In the name of General Patton, what the heck is a nav system doing in the Jeep Wrangler?

If you drive enough cars, you’ll encounter your fair share of weird stuff. Overwrought control systems designed by a masochist, inconvenient storage areas suited to a contortionist, costly options that would impress an extortionist, bedeviling colors in dire need of an exorcist; sooner or later, you’ll experience all of them—and more.

Following is a short list of, um, “curiosities” that I’ve encountered in cars in recent months. A word of explanation first: This is not a dumb-options-on-which-you-should-never-waste-a-dime piece. Indeed, the features mentioned (two out of three of them at least) are quite useful in the right vehicles. Here, though, they raise an eyebrow.

The $14,000 Question: Used-Car Options for Around $250 a Month


Synthetic-suede package shelf in the BWM 650i Gran Coupe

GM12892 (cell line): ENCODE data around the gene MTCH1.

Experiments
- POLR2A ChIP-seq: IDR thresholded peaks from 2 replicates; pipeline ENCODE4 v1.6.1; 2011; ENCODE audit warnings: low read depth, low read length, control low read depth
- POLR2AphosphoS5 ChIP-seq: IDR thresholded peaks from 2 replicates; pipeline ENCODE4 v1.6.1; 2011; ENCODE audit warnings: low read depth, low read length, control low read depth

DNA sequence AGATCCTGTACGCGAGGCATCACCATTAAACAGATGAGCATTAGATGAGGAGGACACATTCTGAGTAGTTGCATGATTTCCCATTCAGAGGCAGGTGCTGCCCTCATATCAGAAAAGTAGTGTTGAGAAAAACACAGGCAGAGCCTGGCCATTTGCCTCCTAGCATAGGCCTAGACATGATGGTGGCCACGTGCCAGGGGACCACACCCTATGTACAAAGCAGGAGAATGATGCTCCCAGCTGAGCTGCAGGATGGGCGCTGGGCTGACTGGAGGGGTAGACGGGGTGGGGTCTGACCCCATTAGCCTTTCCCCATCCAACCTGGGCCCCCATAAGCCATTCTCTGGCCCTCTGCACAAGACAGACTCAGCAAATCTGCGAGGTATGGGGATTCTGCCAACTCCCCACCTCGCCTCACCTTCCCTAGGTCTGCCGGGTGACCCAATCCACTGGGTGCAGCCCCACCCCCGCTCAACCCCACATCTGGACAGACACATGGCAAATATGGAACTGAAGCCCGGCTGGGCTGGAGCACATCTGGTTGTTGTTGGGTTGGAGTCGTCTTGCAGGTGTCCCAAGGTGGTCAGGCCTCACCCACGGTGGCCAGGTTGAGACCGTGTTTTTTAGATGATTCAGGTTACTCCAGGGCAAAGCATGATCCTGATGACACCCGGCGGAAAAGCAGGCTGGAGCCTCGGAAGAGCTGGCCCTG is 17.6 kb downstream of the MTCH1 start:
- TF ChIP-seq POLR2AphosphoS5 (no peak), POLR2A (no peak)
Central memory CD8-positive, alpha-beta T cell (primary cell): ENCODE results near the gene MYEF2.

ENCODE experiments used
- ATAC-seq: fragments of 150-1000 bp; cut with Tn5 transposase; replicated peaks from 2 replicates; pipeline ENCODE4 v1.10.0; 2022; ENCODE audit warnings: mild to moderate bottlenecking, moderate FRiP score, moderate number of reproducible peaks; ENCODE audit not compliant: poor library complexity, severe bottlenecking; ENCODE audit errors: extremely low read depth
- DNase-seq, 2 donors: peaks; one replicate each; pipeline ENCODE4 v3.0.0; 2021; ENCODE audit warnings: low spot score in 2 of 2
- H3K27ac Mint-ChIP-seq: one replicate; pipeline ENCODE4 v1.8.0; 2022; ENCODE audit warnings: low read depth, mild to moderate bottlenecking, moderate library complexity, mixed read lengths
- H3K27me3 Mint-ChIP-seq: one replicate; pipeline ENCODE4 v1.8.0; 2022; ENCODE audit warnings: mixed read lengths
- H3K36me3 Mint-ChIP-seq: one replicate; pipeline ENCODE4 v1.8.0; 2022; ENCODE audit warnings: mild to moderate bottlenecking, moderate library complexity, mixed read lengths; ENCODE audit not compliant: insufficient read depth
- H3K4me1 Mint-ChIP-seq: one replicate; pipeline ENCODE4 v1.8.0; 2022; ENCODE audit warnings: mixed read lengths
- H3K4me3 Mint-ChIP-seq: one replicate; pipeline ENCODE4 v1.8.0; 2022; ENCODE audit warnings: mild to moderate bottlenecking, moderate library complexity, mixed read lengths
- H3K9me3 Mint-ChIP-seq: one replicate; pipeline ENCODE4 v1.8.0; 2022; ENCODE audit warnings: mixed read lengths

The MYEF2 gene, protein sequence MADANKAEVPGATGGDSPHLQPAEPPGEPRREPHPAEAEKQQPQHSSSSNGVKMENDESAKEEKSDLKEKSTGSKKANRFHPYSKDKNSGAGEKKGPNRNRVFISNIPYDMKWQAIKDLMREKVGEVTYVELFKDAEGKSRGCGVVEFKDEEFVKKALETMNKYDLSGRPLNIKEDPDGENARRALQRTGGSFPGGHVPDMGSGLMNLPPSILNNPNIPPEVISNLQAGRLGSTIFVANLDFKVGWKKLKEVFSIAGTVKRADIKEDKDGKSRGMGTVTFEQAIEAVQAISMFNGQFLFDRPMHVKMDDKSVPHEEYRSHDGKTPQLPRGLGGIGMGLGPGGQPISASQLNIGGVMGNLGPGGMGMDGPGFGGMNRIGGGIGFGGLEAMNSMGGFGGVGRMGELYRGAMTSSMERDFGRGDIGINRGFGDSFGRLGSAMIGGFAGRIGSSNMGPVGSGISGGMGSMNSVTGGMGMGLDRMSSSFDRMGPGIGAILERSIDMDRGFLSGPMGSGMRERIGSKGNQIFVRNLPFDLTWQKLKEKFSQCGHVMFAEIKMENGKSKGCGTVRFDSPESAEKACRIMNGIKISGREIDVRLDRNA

A number of high-end vehicles offer cushy, rich-looking headliners, seating surfaces, steering wheel rims, etc., in this material. But the bucks-up M Sport and Individual Composition option packages for the Gran Coupe extend the plush stuff beyond the ceiling, where at least it can be easily seen and appreciated, to the ledge under the backlight, where it can’t. Is that the height of luxury—or the height of excess?


Carpeted rear floor mats in the Scion IQ
With the front seat far enough back for even a modestly tall driver, there is no—as in none whatsoever—legroom for a rear-seat passenger and only enough space behind the passenger seat for the most petite (and tolerant) third occupant. Why, then, spend $55 for floor mats? Face it: No one may ever sit in the back seat of most IQs, so no one may ever leave a muddy footprint on the carpet back there—and anybody who is forced into that tiny nook deserves the chance to get even by mucking up the floor.


Navigation system in the Jeep Wrangler
This just seems like cheating. Judging by the adventuresome, self-reliant image portrayed in the brand’s advertising, shouldn’t the people who buy Wranglers be the kind of folks who can use a sextant to navigate by the stars and follow elk droppings back to a source of fresh water?

Chris Poole’s Top 5 Dubious New-Car Options

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